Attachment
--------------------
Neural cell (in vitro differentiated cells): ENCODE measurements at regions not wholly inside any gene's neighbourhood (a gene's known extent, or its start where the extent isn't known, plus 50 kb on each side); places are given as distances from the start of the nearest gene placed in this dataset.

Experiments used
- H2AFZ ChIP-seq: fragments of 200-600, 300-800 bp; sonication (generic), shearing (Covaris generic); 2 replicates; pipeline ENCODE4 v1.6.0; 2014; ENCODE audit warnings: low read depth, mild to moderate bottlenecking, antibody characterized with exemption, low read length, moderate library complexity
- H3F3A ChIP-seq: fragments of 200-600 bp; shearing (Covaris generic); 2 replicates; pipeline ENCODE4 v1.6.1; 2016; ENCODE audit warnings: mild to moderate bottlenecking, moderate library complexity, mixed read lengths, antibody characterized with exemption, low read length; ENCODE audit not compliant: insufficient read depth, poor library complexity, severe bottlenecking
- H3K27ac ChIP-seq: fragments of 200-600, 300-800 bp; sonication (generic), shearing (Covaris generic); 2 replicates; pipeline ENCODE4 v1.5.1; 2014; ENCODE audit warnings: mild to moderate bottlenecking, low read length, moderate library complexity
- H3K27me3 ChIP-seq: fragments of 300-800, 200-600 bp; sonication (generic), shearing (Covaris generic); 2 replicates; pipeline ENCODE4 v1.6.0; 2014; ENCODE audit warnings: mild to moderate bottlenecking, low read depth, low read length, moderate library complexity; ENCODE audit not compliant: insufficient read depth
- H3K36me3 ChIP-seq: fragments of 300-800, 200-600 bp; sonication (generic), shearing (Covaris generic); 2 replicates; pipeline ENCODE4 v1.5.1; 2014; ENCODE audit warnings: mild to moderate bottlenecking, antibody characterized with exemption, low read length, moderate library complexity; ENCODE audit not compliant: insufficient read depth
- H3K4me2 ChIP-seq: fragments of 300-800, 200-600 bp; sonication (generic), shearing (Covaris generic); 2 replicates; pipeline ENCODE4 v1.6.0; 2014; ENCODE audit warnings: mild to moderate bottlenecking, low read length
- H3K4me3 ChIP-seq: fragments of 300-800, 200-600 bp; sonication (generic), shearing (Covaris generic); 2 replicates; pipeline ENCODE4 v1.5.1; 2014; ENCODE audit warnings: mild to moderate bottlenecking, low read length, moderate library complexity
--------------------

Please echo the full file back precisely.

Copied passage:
Neural cell (in vitro differentiated cells): ENCODE measurements at regions not wholly inside any gene's neighbourhood (a gene's known extent, or its start where the extent isn't known, plus 50 kb on each side); places are given as distances from the start of the nearest gene placed in this dataset.

Experiments used
- H2AFZ ChIP-seq: fragments of 200-600, 300-800 bp; sonication (generic), shearing (Covaris generic); 2 replicates; pipeline ENCODE4 v1.6.0; 2014; ENCODE audit warnings: low read depth, mild to moderate bottlenecking, antibody characterized with exemption, low read length, moderate library complexity
- H3F3A ChIP-seq: fragments of 200-600 bp; shearing (Covaris generic); 2 replicates; pipeline ENCODE4 v1.6.1; 2016; ENCODE audit warnings: mild to moderate bottlenecking, moderate library complexity, mixed read lengths, antibody characterized with exemption, low read length; ENCODE audit not compliant: insufficient read depth, poor library complexity, severe bottlenecking
- H3K27ac ChIP-seq: fragments of 200-600, 300-800 bp; sonication (generic), shearing (Covaris generic); 2 replicates; pipeline ENCODE4 v1.5.1; 2014; ENCODE audit warnings: mild to moderate bottlenecking, low read length, moderate library complexity
- H3K27me3 ChIP-seq: fragments of 300-800, 200-600 bp; sonication (generic), shearing (Covaris generic); 2 replicates; pipeline ENCODE4 v1.6.0; 2014; ENCODE audit warnings: mild to moderate bottlenecking, low read depth, low read length, moderate library complexity; ENCODE audit not compliant: insufficient read depth
- H3K36me3 ChIP-seq: fragments of 300-800, 200-600 bp; sonication (generic), shearing (Covaris generic); 2 replicates; pipeline ENCODE4 v1.5.1; 2014; ENCODE audit warnings: mild to moderate bottlenecking, antibody characterized with exemption, low read length, moderate library complexity; ENCODE audit not compliant: insufficient read depth
- H3K4me2 ChIP-seq: fragments of 300-800, 200-600 bp; sonication (generic), shearing (Covaris generic); 2 replicates; pipeline ENCODE4 v1.6.0; 2014; ENCODE audit warnings: mild to moderate bottlenecking, low read length
- H3K4me3 ChIP-seq: fragments of 300-800, 200-600 bp; sonication (generic), shearing (Covaris generic); 2 replicates; pipeline ENCODE4 v1.5.1; 2014; ENCODE audit warnings: mild to moderate bottlenecking, low read length, moderate library complexity